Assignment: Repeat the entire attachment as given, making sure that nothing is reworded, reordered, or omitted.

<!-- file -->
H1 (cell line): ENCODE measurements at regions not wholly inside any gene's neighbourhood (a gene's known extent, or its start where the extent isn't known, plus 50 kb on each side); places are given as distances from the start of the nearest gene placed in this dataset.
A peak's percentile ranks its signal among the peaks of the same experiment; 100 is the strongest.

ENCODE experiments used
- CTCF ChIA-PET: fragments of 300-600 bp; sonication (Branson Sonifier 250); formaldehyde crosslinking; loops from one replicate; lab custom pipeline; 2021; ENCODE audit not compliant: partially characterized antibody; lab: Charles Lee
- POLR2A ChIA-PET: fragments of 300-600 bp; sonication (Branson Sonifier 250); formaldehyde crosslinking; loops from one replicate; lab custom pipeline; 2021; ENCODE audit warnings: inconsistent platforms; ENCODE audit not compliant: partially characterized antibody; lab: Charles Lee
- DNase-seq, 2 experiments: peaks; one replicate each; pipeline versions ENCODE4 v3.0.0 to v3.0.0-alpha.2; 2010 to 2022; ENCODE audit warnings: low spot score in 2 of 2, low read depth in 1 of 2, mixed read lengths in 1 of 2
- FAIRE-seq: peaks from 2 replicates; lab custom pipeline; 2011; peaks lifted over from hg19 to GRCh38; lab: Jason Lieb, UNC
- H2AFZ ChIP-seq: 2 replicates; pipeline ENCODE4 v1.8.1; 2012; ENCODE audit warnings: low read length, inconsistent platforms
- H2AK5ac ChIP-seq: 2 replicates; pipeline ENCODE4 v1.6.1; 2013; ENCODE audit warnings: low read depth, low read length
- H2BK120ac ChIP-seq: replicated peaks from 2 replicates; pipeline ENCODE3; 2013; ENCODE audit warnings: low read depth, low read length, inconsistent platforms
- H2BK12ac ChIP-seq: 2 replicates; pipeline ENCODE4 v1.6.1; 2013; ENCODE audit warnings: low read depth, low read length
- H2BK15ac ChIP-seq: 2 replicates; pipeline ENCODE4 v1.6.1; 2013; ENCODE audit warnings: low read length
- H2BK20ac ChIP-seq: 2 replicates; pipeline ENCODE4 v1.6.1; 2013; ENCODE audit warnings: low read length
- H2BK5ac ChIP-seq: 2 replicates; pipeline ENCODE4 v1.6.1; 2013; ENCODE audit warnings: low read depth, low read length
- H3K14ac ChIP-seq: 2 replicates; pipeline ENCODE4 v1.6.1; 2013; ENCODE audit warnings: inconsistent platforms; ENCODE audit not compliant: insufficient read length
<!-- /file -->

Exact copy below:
H1 (cell line): ENCODE measurements at regions not wholly inside any gene's neighbourhood (a gene's known extent, or its start where the extent isn't known, plus 50 kb on each side); places are given as distances from the start of the nearest gene placed in this dataset.
A peak's percentile ranks its signal among the peaks of the same experiment; 100 is the strongest.

ENCODE experiments used
- CTCF ChIA-PET: fragments of 300-600 bp; sonication (Branson Sonifier 250); formaldehyde crosslinking; loops from one replicate; lab custom pipeline; 2021; ENCODE audit not compliant: partially characterized antibody; lab: Charles Lee
- POLR2A ChIA-PET: fragments of 300-600 bp; sonication (Branson Sonifier 250); formaldehyde crosslinking; loops from one replicate; lab custom pipeline; 2021; ENCODE audit warnings: inconsistent platforms; ENCODE audit not compliant: partially characterized antibody; lab: Charles Lee
- DNase-seq, 2 experiments: peaks; one replicate each; pipeline versions ENCODE4 v3.0.0 to v3.0.0-alpha.2; 2010 to 2022; ENCODE audit warnings: low spot score in 2 of 2, low read depth in 1 of 2, mixed read lengths in 1 of 2
- FAIRE-seq: peaks from 2 replicates; lab custom pipeline; 2011; peaks lifted over from hg19 to GRCh38; lab: Jason Lieb, UNC
- H2AFZ ChIP-seq: 2 replicates; pipeline ENCODE4 v1.8.1; 2012; ENCODE audit warnings: low read length, inconsistent platforms
- H2AK5ac ChIP-seq: 2 replicates; pipeline ENCODE4 v1.6.1; 2013; ENCODE audit warnings: low read depth, low read length
- H2BK120ac ChIP-seq: replicated peaks from 2 replicates; pipeline ENCODE3; 2013; ENCODE audit warnings: low read depth, low read length, inconsistent platforms
- H2BK12ac ChIP-seq: 2 replicates; pipeline ENCODE4 v1.6.1; 2013; ENCODE audit warnings: low read depth, low read length
- H2BK15ac ChIP-seq: 2 replicates; pipeline ENCODE4 v1.6.1; 2013; ENCODE audit warnings: low read length
- H2BK20ac ChIP-seq: 2 replicates; pipeline ENCODE4 v1.6.1; 2013; ENCODE audit warnings: low read length
- H2BK5ac ChIP-seq: 2 replicates; pipeline ENCODE4 v1.6.1; 2013; ENCODE audit warnings: low read depth, low read length
- H3K14ac ChIP-seq: 2 replicates; pipeline ENCODE4 v1.6.1; 2013; ENCODE audit warnings: inconsistent platforms; ENCODE audit not compliant: insufficient read length